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Rethinking Cost Per Lead, Why So Many B2B Marketers Chase False Leads

By Andrew Nguyen
Feb 9, 2016

Statistical models in sports and marketing attribution have a lot in common. Both are technologies that improve forecast accuracy.

Marketers make huge strides in improving their lead and demand generation program when they can better predict how many leads they’ll generate and which ones will close.

The benefits include reducing the cost per lead, marketers make better bets with their time and money, generating quality leads.

In this post, we’ll report industry patterns around lead generation and discuss how marketing attribution improves the effectiveness of money spent in generating and qualifying leads.

What Cost Per Lead Measures

Cost per lead is a performance indicator for marketing’s ability to target the right audience, increase conversion rates and reduce the cost of qualifying leads. And when you reduce the cost of qualifying leads you help the sales team close more deals.  Sales effort is expensive, which is why it’s so important to minimize cost per lead..

Cost per lead is not how much you paid for e-book downloads or clicks, it’s how much you paid for your inbound efforts PLUS the amount paid for qualifying and setting appointments.

Marketers need to view cost per lead as the cost per appointment set. To ignore this would be to optimize for hits and not wins.

In order to improve win rates, marketers need access to the kind of statistics (data) that help them understand their lead generation program.

This data is not easy to come by, nor was it accessible without the help of technology, until recently.

It’s exactly like the kind of work being done right now in the NBA to track every move of every player on the court. With access to new kinds of data, teams are racing to understand each individual’s tendencies, strengths and weaknesses. With it, teamwork and playcalling improves for maximum probability for successful shots taken, which translates into more Ws.

Marketing attribution is the same. By accessing new information about leads, such as the customer journey that includes offline and online touchpoints, marketers gain a deeper understanding of what leads are doing. Once marketers know what leads are doing, they can shift offers, messaging or time of outreach to maximize the chances of engagement.

Like the NBA coaches that build and improve team performance using the latest data gathering technology, marketers build and improve the appointment rates for lead lists.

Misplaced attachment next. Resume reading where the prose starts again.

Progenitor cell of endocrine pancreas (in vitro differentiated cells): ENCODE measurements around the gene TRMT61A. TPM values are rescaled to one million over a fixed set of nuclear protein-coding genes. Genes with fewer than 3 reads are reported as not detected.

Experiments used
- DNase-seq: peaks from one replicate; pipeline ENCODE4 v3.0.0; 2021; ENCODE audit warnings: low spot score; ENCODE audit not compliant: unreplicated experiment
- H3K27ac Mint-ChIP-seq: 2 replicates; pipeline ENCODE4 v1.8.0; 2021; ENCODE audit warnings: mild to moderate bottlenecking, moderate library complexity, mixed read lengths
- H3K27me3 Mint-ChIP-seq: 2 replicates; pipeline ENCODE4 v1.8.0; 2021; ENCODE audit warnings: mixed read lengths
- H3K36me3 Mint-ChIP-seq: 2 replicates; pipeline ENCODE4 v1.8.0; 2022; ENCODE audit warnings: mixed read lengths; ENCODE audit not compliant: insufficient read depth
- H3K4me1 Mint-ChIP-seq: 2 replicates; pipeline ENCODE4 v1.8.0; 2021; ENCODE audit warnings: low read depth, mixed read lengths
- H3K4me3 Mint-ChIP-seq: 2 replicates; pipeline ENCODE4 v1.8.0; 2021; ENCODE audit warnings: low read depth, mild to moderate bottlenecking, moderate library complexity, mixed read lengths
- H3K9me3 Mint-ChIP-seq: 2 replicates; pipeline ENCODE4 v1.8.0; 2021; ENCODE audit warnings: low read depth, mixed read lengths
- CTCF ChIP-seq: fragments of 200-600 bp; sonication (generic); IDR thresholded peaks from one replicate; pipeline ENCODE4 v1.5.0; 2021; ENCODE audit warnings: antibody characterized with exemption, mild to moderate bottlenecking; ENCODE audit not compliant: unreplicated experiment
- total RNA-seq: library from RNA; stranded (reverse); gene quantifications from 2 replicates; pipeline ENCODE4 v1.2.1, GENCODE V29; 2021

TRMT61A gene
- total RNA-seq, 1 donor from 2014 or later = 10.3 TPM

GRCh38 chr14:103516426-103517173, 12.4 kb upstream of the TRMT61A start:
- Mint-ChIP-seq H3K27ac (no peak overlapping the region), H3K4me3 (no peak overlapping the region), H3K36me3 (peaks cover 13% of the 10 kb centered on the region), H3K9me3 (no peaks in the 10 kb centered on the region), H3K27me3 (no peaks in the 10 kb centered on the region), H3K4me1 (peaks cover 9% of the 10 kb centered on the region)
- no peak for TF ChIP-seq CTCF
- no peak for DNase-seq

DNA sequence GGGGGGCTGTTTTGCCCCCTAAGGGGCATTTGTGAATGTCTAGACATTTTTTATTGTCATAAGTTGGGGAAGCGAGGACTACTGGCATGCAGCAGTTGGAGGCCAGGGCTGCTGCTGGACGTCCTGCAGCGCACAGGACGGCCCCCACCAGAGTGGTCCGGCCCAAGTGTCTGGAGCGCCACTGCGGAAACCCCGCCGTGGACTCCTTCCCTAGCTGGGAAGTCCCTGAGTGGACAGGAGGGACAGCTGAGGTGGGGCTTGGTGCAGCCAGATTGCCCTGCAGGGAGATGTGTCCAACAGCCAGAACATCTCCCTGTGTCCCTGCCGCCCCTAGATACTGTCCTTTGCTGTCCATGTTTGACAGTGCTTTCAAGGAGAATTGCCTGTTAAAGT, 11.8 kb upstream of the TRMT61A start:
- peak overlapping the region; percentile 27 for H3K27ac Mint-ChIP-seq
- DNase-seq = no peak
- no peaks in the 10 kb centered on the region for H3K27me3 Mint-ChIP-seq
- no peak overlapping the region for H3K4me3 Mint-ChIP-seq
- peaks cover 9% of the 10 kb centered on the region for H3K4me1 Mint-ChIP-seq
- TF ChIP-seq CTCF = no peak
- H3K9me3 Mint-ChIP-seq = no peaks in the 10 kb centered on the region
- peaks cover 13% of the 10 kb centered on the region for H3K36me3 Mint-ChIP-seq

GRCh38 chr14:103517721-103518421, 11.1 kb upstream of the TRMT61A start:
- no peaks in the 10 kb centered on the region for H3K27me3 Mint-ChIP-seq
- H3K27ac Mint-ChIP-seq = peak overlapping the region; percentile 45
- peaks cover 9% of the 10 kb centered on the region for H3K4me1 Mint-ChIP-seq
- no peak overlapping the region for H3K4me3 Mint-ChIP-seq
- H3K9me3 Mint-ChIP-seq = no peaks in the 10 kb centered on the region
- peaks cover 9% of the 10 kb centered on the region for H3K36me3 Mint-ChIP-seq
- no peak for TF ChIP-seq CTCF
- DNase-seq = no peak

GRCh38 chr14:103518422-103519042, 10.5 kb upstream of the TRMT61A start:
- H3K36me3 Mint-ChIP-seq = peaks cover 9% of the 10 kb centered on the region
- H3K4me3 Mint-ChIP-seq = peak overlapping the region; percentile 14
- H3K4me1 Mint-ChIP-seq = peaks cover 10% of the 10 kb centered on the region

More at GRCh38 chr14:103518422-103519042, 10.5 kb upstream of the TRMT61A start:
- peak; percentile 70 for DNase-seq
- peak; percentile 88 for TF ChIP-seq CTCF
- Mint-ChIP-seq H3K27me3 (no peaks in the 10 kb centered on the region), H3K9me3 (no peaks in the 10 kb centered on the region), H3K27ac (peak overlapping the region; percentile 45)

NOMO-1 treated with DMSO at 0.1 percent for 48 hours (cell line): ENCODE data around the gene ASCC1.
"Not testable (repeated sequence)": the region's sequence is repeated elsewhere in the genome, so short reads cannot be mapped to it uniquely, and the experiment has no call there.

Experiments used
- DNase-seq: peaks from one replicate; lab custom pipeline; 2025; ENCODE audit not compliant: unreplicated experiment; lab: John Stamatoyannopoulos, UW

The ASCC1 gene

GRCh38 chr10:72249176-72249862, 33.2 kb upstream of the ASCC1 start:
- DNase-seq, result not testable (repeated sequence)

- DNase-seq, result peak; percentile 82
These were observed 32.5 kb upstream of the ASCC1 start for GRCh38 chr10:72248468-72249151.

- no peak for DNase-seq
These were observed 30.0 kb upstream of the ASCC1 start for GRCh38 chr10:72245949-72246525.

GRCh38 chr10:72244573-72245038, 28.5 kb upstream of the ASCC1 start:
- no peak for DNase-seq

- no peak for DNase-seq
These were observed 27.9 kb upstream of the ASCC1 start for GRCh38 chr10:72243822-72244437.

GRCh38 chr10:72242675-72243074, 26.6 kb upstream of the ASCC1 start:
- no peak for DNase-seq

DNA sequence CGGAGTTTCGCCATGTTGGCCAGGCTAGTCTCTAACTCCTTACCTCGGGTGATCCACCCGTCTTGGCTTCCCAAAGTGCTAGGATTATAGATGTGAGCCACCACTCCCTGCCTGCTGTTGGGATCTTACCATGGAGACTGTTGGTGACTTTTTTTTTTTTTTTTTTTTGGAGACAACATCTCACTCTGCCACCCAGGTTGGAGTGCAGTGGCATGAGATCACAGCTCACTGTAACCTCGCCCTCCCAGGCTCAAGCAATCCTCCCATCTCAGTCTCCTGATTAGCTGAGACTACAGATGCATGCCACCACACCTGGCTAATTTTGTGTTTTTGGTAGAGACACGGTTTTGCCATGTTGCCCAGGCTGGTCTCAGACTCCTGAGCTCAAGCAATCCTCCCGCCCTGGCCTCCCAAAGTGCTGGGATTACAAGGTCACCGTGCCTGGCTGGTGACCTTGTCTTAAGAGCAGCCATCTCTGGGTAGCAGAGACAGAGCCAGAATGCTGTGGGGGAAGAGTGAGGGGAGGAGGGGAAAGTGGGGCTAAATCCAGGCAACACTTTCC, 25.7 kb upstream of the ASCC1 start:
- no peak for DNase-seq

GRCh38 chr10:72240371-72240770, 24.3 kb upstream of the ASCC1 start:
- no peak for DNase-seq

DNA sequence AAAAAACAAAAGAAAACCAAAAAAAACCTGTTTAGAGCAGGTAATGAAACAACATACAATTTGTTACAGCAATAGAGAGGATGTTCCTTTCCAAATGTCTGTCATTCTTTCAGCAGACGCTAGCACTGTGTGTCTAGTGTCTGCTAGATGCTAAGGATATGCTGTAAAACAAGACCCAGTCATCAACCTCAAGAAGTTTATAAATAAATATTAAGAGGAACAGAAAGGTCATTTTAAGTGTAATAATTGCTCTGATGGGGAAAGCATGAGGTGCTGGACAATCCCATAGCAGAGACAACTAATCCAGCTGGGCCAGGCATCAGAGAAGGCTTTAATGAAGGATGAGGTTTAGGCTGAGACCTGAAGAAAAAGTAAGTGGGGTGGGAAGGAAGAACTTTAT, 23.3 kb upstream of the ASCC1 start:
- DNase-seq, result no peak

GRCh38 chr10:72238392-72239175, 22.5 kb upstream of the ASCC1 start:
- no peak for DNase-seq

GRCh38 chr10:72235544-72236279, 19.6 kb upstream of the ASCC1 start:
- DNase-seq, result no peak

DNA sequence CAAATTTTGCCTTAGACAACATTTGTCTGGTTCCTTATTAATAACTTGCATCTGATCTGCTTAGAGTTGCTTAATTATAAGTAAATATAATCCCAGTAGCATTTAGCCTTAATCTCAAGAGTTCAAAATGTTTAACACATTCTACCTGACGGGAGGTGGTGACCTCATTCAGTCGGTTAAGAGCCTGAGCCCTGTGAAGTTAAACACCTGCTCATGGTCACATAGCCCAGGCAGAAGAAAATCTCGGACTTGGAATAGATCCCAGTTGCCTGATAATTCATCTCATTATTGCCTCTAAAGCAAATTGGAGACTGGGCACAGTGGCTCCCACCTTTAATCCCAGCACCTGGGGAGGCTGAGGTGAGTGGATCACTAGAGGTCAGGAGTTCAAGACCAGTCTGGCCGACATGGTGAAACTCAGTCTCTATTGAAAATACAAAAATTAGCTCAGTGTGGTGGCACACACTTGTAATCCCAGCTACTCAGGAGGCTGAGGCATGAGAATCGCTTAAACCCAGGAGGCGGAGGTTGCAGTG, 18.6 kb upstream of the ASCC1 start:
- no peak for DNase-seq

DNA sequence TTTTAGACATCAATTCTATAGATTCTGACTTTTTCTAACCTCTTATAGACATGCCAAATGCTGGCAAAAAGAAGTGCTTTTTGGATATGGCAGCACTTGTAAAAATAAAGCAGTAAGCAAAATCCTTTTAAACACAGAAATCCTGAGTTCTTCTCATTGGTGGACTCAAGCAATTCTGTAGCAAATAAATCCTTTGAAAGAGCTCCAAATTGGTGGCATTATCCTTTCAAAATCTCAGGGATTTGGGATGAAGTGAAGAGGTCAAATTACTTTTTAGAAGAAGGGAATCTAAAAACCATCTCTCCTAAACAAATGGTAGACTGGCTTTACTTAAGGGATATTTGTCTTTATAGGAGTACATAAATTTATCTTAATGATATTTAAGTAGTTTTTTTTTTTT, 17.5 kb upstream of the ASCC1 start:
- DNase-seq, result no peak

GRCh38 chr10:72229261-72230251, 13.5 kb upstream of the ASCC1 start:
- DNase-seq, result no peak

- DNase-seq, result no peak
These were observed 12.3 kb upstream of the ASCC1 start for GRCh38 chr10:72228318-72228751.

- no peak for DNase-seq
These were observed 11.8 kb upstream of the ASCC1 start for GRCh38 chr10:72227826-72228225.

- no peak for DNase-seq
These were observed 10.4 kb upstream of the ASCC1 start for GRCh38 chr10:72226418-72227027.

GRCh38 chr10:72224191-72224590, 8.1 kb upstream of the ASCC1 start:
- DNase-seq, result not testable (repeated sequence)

Marketing Attribution And Cost Per Lead

Data signals are the ingredients for lowering cost per lead and understanding which leads are simply not worth chasing.

At the minimum, marketers need to be able to track the number of leads they are generating and understand sales cycle length.

Across many industries, this may be more difficult than it seems. In a survey of 370 B2B marketers, we asked how many leads a month they generate and which attribution model they use. The chart below shows monthly average leads by attribution model.


 What we see is that as leads volumes increase the complexity of attribution models increase. Simple single touch, or no attribution model at all, is associated with smaller volume leads while more advanced multi-touch and custom models are associated with high volume leads.

As marketers deal with more and more data from their demand gen activities, they implement advanced attribution models in order to gain a more granular view of conversion data to separate good campaigns from bad campaigns.

Next, we organize lead volumes by industry.


High volume leads for the technology industry is not surprising as these companies likely invest heavily in growth and demand. As with new companies, the mantra is growth at all costs.

Does this mean that certain industries should adopt certain attribution models due to high volume leads? Perhaps, but our sampling method resulted in higher response rates from marketers in the technology and software industry, thus average lead volumes from other industries may be strongly influenced by outliers or small sample sizes that don’t representative a true average.

Marketers use attribution solutions to manage their spending and decrease cost per lead. Executives want to know how many leads and opportunities they’ll generate for X dollars.

A multi-touch attribution model provides an accurate measure of cost per lead when measuring on a per-campaign or per-channel basis. As we’ve seen in a previous post, marketers are investing in numerous channels and marketing activities, and understanding CPL per campaign is essential to fine tuning the marketing machine.

By understanding different CPLs by campaign or channel, AND tracking first touch all the way to sales closed, it means marketers have a clear understanding of where their best leads come from -- the ones which cost less to attract, qualify and close.

By using attribution data, marketers now understand the origin and movements of their leads. And like the coaches in the NBA who have access to a new set of player data, and are using it to design better teams, marketers are designing better demand programs with the help of attribution data.



Without access to the kind of data that illustrates the customer journey, through omni-channel attribution, marketers chase false leads in the long term. Having only a limited view of leads, demand programs are imprecise in generating qualified leads and forecasting growth.

Marketers want to know what they will get from each channel when they invest, this isn’t easy to predict, but attribution data gets marketers one step closer.

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Topics: lead generation, demand generation

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